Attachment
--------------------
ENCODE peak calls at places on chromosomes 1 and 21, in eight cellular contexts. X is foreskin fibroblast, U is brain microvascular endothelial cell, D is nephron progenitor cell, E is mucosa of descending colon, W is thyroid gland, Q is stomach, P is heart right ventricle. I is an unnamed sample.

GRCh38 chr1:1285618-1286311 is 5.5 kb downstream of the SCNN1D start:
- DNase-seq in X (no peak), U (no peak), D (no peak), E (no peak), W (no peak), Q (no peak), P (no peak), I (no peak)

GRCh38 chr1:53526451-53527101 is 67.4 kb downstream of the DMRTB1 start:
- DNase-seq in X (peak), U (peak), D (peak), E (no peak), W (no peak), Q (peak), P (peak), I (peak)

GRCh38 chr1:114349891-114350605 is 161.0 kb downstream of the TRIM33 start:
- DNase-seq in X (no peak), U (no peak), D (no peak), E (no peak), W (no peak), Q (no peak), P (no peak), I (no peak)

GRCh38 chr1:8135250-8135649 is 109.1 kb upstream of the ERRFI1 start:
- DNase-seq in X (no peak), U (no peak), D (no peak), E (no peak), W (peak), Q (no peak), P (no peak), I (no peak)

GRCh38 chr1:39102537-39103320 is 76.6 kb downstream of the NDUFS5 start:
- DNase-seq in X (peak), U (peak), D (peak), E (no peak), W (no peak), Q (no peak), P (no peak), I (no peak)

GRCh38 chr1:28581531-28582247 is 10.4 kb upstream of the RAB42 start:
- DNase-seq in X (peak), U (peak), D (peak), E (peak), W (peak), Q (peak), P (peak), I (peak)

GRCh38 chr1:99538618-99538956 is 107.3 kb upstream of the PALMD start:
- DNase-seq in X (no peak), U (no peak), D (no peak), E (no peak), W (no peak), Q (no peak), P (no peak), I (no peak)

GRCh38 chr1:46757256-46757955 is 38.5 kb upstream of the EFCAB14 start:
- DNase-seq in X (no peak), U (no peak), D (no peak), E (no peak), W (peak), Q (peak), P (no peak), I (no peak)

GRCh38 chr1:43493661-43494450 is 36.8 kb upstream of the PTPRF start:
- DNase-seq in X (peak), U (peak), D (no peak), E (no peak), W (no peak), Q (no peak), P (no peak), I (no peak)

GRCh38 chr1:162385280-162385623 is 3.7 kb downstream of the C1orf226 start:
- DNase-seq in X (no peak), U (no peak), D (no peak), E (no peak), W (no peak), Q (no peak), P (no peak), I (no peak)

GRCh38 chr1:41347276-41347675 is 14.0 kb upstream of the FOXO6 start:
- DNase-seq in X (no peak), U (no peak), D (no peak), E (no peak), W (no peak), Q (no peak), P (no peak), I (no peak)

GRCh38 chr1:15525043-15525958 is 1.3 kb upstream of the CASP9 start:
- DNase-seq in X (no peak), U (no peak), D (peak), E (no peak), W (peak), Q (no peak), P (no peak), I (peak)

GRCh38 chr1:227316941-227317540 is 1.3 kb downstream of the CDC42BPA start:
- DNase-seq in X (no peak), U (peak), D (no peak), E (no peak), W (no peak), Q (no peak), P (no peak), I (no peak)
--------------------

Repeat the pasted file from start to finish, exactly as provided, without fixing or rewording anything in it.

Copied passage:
ENCODE peak calls at places on chromosomes 1 and 21, in eight cellular contexts. X is foreskin fibroblast, U is brain microvascular endothelial cell, D is nephron progenitor cell, E is mucosa of descending colon, W is thyroid gland, Q is stomach, P is heart right ventricle. I is an unnamed sample.

GRCh38 chr1:1285618-1286311 is 5.5 kb downstream of the SCNN1D start:
- DNase-seq in X (no peak), U (no peak), D (no peak), E (no peak), W (no peak), Q (no peak), P (no peak), I (no peak)

GRCh38 chr1:53526451-53527101 is 67.4 kb downstream of the DMRTB1 start:
- DNase-seq in X (peak), U (peak), D (peak), E (no peak), W (no peak), Q (peak), P (peak), I (peak)

GRCh38 chr1:114349891-114350605 is 161.0 kb downstream of the TRIM33 start:
- DNase-seq in X (no peak), U (no peak), D (no peak), E (no peak), W (no peak), Q (no peak), P (no peak), I (no peak)

GRCh38 chr1:8135250-8135649 is 109.1 kb upstream of the ERRFI1 start:
- DNase-seq in X (no peak), U (no peak), D (no peak), E (no peak), W (peak), Q (no peak), P (no peak), I (no peak)

GRCh38 chr1:39102537-39103320 is 76.6 kb downstream of the NDUFS5 start:
- DNase-seq in X (peak), U (peak), D (peak), E (no peak), W (no peak), Q (no peak), P (no peak), I (no peak)

GRCh38 chr1:28581531-28582247 is 10.4 kb upstream of the RAB42 start:
- DNase-seq in X (peak), U (peak), D (peak), E (peak), W (peak), Q (peak), P (peak), I (peak)

GRCh38 chr1:99538618-99538956 is 107.3 kb upstream of the PALMD start:
- DNase-seq in X (no peak), U (no peak), D (no peak), E (no peak), W (no peak), Q (no peak), P (no peak), I (no peak)

GRCh38 chr1:46757256-46757955 is 38.5 kb upstream of the EFCAB14 start:
- DNase-seq in X (no peak), U (no peak), D (no peak), E (no peak), W (peak), Q (peak), P (no peak), I (no peak)

GRCh38 chr1:43493661-43494450 is 36.8 kb upstream of the PTPRF start:
- DNase-seq in X (peak), U (peak), D (no peak), E (no peak), W (no peak), Q (no peak), P (no peak), I (no peak)

GRCh38 chr1:162385280-162385623 is 3.7 kb downstream of the C1orf226 start:
- DNase-seq in X (no peak), U (no peak), D (no peak), E (no peak), W (no peak), Q (no peak), P (no peak), I (no peak)

GRCh38 chr1:41347276-41347675 is 14.0 kb upstream of the FOXO6 start:
- DNase-seq in X (no peak), U (no peak), D (no peak), E (no peak), W (no peak), Q (no peak), P (no peak), I (no peak)

GRCh38 chr1:15525043-15525958 is 1.3 kb upstream of the CASP9 start:
- DNase-seq in X (no peak), U (no peak), D (peak), E (no peak), W (peak), Q (no peak), P (no peak), I (peak)

GRCh38 chr1:227316941-227317540 is 1.3 kb downstream of the CDC42BPA start:
- DNase-seq in X (no peak), U (peak), D (no peak), E (no peak), W (no peak), Q (no peak), P (no peak), I (no peak)